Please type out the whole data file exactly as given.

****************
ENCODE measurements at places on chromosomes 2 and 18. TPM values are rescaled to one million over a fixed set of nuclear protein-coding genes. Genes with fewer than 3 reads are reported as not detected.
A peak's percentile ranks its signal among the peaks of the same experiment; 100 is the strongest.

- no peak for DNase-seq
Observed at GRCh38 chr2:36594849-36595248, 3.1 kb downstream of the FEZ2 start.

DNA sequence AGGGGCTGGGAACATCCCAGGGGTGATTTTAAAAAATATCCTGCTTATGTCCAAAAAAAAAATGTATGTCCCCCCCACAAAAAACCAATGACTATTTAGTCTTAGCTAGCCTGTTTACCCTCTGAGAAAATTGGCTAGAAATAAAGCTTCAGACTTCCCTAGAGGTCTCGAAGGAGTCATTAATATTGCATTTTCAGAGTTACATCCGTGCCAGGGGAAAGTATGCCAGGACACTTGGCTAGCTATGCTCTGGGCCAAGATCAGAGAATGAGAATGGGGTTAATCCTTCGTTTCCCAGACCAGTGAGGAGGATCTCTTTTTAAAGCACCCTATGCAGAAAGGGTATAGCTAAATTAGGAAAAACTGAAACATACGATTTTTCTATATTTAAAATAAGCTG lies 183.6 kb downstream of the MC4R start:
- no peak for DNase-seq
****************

ENCODE measurements at places on chromosomes 2 and 18. TPM values are rescaled to one million over a fixed set of nuclear protein-coding genes. Genes with fewer than 3 reads are reported as not detected.
A peak's percentile ranks its signal among the peaks of the same experiment; 100 is the strongest.

- no peak for DNase-seq
Observed at GRCh38 chr2:36594849-36595248, 3.1 kb downstream of the FEZ2 start.

DNA sequence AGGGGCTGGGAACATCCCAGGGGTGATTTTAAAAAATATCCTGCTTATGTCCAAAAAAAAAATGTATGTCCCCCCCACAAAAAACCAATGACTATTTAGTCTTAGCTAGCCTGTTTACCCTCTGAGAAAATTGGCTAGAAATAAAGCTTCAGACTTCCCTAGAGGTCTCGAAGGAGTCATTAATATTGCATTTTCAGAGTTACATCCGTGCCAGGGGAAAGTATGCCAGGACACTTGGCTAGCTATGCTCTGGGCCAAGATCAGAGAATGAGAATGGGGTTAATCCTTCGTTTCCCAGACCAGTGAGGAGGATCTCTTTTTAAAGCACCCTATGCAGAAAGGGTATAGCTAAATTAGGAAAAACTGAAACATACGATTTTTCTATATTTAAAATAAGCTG lies 183.6 kb downstream of the MC4R start:
- no peak for DNase-seq